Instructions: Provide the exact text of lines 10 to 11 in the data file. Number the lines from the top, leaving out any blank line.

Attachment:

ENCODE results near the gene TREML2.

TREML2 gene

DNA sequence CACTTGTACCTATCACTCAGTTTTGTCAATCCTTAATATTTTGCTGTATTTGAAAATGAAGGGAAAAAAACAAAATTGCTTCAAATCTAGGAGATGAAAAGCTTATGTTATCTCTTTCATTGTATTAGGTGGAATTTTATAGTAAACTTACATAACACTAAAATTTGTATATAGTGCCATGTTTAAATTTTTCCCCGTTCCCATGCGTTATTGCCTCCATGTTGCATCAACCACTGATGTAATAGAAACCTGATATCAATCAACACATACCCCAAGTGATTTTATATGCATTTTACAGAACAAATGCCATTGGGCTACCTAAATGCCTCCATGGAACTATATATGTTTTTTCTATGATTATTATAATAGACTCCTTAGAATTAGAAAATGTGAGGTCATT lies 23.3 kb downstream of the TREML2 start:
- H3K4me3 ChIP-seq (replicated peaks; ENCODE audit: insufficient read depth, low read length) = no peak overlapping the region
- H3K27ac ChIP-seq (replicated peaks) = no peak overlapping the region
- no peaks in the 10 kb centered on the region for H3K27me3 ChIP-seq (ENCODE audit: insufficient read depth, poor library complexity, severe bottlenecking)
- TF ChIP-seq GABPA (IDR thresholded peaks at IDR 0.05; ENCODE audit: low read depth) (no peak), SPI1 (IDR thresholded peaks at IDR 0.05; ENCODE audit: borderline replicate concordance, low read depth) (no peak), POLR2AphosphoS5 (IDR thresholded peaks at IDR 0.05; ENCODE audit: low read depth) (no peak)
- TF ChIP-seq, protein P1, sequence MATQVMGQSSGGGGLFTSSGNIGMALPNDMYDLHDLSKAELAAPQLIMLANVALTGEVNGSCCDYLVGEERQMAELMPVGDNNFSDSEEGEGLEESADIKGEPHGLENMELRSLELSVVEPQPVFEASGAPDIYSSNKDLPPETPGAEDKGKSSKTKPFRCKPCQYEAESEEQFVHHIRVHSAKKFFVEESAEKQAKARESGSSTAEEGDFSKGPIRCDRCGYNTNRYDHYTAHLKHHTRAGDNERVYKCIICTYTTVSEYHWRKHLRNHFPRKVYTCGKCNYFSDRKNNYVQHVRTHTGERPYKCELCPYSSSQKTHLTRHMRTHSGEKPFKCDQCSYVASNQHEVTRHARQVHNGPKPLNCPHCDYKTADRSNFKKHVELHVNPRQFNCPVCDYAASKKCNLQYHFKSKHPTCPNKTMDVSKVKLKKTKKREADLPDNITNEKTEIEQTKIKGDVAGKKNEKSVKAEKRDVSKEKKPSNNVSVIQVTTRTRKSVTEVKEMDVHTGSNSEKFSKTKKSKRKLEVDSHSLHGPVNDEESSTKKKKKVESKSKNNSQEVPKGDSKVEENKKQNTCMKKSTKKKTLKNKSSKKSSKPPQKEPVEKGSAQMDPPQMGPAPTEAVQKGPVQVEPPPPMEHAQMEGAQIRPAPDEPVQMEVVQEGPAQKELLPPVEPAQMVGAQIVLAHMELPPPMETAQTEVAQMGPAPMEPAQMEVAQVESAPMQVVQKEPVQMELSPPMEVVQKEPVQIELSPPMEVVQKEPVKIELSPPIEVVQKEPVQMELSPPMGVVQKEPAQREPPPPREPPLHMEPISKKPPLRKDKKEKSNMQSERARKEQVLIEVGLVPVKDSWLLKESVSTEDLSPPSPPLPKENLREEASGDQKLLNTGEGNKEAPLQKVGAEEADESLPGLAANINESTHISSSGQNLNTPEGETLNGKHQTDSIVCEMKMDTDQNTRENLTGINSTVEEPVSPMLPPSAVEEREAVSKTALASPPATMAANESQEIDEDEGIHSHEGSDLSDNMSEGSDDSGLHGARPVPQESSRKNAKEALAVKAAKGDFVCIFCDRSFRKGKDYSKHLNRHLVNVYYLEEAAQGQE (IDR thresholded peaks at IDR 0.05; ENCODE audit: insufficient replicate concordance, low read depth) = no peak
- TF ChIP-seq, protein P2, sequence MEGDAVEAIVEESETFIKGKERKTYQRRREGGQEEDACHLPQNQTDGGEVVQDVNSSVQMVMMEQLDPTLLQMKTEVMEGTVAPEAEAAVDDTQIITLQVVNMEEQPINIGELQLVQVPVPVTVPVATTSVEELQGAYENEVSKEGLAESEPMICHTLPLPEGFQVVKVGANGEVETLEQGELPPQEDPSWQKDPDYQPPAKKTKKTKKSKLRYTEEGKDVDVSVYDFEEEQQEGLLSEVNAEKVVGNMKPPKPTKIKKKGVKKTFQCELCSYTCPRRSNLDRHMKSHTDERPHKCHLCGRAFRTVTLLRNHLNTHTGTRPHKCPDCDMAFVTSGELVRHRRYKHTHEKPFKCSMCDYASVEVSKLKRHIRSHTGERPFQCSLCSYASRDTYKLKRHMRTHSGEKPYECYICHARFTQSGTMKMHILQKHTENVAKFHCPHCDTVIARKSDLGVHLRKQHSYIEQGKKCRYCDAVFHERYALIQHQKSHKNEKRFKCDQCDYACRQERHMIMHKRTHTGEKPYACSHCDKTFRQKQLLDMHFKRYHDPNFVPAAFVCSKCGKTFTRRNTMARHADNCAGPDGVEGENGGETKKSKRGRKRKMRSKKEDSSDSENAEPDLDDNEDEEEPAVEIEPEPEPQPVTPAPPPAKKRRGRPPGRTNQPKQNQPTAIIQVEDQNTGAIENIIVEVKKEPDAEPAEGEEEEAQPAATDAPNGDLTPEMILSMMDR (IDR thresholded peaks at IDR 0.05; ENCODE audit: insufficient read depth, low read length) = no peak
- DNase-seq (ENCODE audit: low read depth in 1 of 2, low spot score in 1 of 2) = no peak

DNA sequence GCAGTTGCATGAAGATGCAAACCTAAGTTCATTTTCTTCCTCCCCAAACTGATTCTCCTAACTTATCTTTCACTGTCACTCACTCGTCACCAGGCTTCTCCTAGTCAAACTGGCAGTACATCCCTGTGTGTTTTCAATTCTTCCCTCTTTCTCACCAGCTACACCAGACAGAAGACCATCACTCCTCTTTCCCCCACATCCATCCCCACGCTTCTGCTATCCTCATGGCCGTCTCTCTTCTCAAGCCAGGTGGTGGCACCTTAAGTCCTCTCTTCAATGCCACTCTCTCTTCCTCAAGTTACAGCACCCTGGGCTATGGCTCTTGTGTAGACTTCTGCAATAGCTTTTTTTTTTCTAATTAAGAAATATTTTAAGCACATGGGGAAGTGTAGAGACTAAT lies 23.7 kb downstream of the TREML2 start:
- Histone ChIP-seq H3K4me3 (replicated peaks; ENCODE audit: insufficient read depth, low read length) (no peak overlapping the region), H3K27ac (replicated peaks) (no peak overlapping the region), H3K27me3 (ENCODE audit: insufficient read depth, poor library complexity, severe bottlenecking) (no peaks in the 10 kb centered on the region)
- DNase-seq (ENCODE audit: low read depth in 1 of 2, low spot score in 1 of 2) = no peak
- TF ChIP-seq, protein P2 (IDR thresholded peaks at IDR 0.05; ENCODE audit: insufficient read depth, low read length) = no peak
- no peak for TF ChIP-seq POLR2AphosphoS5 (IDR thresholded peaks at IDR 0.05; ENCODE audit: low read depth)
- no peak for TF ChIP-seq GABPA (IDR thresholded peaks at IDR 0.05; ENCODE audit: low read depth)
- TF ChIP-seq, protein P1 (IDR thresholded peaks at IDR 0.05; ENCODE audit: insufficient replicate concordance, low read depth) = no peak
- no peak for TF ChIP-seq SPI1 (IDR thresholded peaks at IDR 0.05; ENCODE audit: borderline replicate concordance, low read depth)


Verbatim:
- DNase-seq (ENCODE audit: low read depth in 1 of 2, low spot score in 1 of 2) = no peak

DNA sequence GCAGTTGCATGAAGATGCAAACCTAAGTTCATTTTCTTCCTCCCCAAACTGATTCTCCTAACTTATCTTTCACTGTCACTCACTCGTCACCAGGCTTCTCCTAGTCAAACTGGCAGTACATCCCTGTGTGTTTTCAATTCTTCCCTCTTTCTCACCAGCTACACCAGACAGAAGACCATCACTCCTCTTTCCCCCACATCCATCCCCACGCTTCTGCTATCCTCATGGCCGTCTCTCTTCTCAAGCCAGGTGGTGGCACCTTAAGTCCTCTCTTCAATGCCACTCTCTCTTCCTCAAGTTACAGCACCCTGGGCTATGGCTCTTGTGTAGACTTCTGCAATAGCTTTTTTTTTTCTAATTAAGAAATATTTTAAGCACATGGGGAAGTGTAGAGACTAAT lies 23.7 kb downstream of the TREML2 start: